Tech & Science

Michigan Meteor: Why Did it Explode, and How Likely Is It to Happen Again?

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A "fireball," or exploding meteor. NASA

Residents of southeast Michigan got either a thrill or a scare Tuesday when a rare meteor appeared to explode in the night sky. Its crash-landing caused the equivalent of a magnitude 2.0 earthquake, according to the Washington Post.

“I went to turn and I noticed a ball of flame coming at an angle,” a local man told The Detroit News. “It just blew up into a bunch of sparks. I didn’t even know what to think. It was kind of odd how orange the sky was behind me and this blaze of flame out of nowhere.”

Events like these occur dozens of times each year, including a handful over Michigan within the last decade or so, according to Michigan Live. Why was this one special?

“The main issue here is size,” University of Michigan Astronomy Department Chair Edwin Bergin told Newsweek. “Smaller things, tiny pebbles, those are hitting us constantly and we don’t even know it unless there’s a meteor shower and we look up and go, ‘Oh, look, tiny things burning up in the atmosphere.’”

Bergin guessed this particular meteor may have been a few feet across. The size dictates how far down into our atmosphere the rock makes it before too much internal pressure builds up, causing it to overheat and explode. When that happens, its newfound oxygen-rich environment literally fuels the fire and gives it the extraordinary fireball appearance like what people saw in Michigan last night.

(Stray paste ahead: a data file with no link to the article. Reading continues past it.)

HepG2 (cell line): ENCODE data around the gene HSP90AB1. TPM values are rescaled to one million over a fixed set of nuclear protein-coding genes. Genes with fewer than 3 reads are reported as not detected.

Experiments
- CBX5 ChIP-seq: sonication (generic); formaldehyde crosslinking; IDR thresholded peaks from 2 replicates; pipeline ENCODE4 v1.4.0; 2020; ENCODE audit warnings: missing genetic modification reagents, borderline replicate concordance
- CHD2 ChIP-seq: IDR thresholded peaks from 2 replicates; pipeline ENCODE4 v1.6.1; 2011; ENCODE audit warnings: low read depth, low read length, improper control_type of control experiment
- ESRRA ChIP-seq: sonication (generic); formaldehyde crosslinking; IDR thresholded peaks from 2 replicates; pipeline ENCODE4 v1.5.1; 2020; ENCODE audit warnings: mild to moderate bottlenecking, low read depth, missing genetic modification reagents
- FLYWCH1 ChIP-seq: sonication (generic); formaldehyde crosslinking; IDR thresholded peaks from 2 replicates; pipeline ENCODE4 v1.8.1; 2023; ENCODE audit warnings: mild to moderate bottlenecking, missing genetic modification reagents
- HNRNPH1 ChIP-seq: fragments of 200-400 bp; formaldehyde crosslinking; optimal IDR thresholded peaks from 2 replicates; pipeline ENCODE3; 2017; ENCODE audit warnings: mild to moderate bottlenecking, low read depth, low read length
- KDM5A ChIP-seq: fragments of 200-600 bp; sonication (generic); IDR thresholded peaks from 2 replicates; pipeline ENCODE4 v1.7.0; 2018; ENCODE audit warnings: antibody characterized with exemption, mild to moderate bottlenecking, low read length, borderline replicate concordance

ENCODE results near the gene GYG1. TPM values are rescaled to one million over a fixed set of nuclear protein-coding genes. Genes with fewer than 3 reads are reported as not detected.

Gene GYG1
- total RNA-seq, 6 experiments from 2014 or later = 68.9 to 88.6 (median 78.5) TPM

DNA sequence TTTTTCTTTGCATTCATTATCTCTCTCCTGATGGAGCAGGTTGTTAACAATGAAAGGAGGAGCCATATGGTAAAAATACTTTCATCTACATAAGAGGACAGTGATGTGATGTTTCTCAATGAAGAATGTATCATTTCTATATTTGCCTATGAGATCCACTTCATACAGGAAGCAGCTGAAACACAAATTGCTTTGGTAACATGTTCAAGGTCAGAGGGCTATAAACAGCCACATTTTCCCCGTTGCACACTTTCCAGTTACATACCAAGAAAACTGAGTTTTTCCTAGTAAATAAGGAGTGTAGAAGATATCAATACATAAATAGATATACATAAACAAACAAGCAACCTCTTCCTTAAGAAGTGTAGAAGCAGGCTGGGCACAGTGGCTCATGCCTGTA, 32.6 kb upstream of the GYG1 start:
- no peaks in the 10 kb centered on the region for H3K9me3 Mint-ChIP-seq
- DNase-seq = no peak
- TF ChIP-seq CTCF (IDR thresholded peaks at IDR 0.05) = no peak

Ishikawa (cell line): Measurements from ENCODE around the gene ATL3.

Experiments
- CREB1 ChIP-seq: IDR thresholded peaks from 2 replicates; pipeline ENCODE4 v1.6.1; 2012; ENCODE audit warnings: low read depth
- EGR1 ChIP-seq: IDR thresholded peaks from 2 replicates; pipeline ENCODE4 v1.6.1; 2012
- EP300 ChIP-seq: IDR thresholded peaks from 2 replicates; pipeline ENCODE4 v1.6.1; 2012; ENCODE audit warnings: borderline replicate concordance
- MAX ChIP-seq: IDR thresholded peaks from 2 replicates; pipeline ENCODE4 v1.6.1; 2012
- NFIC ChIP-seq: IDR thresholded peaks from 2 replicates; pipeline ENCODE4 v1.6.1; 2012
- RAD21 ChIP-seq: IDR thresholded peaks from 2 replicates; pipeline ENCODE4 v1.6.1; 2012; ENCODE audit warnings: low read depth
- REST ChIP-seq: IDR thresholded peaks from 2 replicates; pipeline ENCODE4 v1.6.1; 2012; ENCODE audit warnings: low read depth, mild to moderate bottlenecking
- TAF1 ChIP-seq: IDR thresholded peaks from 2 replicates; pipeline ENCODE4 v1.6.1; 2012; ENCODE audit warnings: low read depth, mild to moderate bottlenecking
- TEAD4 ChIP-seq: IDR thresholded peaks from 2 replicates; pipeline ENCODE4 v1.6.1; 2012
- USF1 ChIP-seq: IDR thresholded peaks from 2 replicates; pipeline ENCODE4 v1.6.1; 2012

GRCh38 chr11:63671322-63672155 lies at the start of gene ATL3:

“This is not unordinary,” Bergin said. “The Earth is big, and two-thirds of its surface is covered by ocean. Things [of this size] may hit once every three years or so, but since they’re over the ocean maybe it seems more like once every 10 years.”

The term for a space rock that manages to make it as far as Earth’s lower atmosphere intact is “bolide,” according to NASA. Most such objects burn up in our upper atmosphere, but the ones that get all the way to the lower portion enter a region where the air is dense (think of how it’s harder to breathe at higher elevations like mountaintops, where the atmosphere is thinner). That rich influx of oxygen is what escalates things from mild streak to “airburst,” a term Bergin said is more or less interchangeable with the more colloquial “fireball” (experts, including NASA, use both).

“The pieces that are somewhere in Michigan right now, they’re left over from the formation of planets,” Bergin said. “They didn’t make it into a planet like the Earth, so they can tell you something about the history of what happened before the Earth existed. We can use them to track where the water came from, where the carbon came from, to understand our own origins."

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